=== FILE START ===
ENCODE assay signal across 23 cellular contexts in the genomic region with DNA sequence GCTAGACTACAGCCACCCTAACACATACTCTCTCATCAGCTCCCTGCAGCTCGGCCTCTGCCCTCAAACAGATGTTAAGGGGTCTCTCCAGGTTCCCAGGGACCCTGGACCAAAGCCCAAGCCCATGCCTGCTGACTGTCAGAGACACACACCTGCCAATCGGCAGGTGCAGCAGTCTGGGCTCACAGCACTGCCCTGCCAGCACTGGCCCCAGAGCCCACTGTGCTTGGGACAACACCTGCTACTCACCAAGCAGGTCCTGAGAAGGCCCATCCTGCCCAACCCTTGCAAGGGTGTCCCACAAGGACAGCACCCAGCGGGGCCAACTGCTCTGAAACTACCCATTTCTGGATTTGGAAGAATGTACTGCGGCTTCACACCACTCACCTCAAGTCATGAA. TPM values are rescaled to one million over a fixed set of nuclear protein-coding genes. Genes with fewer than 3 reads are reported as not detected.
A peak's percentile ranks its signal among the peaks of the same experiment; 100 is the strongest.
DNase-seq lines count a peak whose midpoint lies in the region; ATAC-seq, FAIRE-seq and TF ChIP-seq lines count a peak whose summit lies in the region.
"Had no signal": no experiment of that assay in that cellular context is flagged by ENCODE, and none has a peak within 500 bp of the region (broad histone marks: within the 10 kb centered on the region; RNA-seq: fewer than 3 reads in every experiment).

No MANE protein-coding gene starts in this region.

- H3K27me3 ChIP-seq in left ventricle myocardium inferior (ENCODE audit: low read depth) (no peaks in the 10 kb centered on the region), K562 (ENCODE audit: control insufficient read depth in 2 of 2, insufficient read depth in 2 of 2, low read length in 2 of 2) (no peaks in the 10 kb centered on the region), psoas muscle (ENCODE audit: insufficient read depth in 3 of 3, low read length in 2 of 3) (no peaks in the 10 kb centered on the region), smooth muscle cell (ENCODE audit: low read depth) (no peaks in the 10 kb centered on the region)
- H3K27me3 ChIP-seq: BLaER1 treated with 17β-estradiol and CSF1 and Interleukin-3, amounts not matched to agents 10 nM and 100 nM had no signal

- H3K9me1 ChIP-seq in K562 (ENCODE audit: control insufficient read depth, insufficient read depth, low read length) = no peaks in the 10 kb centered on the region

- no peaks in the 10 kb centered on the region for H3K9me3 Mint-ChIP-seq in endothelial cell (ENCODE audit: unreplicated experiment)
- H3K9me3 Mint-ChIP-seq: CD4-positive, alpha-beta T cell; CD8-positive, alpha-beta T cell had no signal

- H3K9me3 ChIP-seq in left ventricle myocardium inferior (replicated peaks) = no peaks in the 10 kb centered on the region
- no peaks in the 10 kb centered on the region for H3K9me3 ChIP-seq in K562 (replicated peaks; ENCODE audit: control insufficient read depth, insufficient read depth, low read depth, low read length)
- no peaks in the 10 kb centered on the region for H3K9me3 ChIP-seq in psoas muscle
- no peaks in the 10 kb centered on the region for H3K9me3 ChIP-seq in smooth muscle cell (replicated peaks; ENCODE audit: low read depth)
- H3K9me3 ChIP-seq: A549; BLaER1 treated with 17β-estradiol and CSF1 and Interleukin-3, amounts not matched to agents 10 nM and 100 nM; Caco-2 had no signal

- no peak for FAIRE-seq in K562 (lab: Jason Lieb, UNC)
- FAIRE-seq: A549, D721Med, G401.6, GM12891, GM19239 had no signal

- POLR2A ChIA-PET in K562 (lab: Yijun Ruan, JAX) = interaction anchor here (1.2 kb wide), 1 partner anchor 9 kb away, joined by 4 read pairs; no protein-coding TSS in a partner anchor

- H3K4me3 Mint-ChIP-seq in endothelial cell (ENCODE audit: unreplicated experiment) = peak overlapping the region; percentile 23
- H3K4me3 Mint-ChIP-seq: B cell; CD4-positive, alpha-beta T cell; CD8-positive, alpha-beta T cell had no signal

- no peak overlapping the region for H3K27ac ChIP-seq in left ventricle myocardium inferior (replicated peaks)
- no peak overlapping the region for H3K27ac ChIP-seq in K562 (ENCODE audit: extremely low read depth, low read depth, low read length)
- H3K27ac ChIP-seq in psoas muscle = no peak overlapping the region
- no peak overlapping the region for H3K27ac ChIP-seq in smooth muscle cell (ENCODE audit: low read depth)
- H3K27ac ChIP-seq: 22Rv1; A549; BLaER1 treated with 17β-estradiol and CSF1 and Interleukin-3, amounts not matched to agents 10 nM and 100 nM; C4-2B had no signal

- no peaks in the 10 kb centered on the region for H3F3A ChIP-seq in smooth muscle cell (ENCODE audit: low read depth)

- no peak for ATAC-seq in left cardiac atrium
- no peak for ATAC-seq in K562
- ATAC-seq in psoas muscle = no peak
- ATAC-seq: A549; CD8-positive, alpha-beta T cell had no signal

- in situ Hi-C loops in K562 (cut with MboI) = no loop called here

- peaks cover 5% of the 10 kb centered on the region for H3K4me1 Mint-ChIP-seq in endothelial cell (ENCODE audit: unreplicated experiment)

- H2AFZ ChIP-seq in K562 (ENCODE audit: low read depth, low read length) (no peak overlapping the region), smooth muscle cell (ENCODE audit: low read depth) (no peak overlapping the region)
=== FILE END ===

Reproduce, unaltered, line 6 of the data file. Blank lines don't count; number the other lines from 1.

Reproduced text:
- H3K27me3 ChIP-seq in left ventricle myocardium inferior (ENCODE audit: low read depth) (no peaks in the 10 kb centered on the region), K562 (ENCODE audit: control insufficient read depth in 2 of 2, insufficient read depth in 2 of 2, low read length in 2 of 2) (no peaks in the 10 kb centered on the region), psoas muscle (ENCODE audit: insufficient read depth in 3 of 3, low read length in 2 of 3) (no peaks in the 10 kb centered on the region), smooth muscle cell (ENCODE audit: low read depth) (no peaks in the 10 kb centered on the region)